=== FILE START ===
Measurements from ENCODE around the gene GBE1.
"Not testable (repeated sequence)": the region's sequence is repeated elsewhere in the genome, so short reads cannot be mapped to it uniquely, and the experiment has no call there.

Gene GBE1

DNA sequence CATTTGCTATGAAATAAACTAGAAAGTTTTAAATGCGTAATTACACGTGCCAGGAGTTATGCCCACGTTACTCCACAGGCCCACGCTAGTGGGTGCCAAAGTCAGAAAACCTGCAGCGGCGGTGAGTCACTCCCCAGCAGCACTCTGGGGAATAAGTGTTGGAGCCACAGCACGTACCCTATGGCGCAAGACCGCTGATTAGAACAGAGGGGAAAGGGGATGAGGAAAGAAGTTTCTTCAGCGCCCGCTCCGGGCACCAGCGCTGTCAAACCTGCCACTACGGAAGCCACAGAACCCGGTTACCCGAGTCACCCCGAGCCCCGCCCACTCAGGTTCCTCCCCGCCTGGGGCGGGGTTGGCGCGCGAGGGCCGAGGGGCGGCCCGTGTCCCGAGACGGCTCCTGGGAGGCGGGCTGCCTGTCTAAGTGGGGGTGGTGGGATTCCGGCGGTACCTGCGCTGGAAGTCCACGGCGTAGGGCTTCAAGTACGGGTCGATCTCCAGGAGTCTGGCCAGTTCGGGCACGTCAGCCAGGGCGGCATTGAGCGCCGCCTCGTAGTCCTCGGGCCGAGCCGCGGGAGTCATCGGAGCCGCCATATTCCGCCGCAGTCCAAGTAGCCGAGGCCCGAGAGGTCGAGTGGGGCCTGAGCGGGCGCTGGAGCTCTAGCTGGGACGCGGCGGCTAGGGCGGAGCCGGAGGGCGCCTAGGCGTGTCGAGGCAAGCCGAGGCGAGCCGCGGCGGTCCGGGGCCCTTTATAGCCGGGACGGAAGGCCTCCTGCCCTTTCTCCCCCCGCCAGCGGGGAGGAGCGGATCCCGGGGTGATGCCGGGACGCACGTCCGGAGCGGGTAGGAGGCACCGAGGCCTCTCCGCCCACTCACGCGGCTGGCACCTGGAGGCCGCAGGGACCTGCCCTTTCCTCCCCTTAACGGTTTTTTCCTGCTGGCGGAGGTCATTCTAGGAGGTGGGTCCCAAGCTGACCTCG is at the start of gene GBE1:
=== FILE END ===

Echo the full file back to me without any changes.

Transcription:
Measurements from ENCODE around the gene GBE1.
"Not testable (repeated sequence)": the region's sequence is repeated elsewhere in the genome, so short reads cannot be mapped to it uniquely, and the experiment has no call there.

Gene GBE1

DNA sequence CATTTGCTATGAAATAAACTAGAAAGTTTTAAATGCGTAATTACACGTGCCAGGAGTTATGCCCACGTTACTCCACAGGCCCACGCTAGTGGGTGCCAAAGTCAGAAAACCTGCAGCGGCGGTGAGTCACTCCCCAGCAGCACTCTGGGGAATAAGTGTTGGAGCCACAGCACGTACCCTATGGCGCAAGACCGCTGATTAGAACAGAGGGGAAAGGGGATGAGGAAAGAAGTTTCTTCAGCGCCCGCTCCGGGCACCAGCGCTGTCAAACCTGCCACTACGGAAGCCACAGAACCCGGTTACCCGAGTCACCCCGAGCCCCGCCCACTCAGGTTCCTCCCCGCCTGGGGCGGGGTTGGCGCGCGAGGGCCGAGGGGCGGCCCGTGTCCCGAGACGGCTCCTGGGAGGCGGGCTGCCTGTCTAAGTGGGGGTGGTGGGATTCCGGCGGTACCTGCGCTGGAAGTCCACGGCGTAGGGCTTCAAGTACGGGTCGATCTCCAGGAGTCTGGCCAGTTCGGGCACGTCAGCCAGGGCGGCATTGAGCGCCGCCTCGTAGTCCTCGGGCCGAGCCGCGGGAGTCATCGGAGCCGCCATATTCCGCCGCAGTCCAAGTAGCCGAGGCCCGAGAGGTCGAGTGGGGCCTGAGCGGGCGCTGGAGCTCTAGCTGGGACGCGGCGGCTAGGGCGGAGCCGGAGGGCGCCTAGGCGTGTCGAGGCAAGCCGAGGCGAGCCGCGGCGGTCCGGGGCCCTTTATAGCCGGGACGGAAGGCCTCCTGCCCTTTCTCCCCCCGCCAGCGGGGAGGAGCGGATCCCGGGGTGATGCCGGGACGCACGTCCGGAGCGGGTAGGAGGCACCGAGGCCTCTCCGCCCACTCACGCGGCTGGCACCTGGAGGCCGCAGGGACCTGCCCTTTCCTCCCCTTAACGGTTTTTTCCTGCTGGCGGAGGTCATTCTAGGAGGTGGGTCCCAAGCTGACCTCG is at the start of gene GBE1: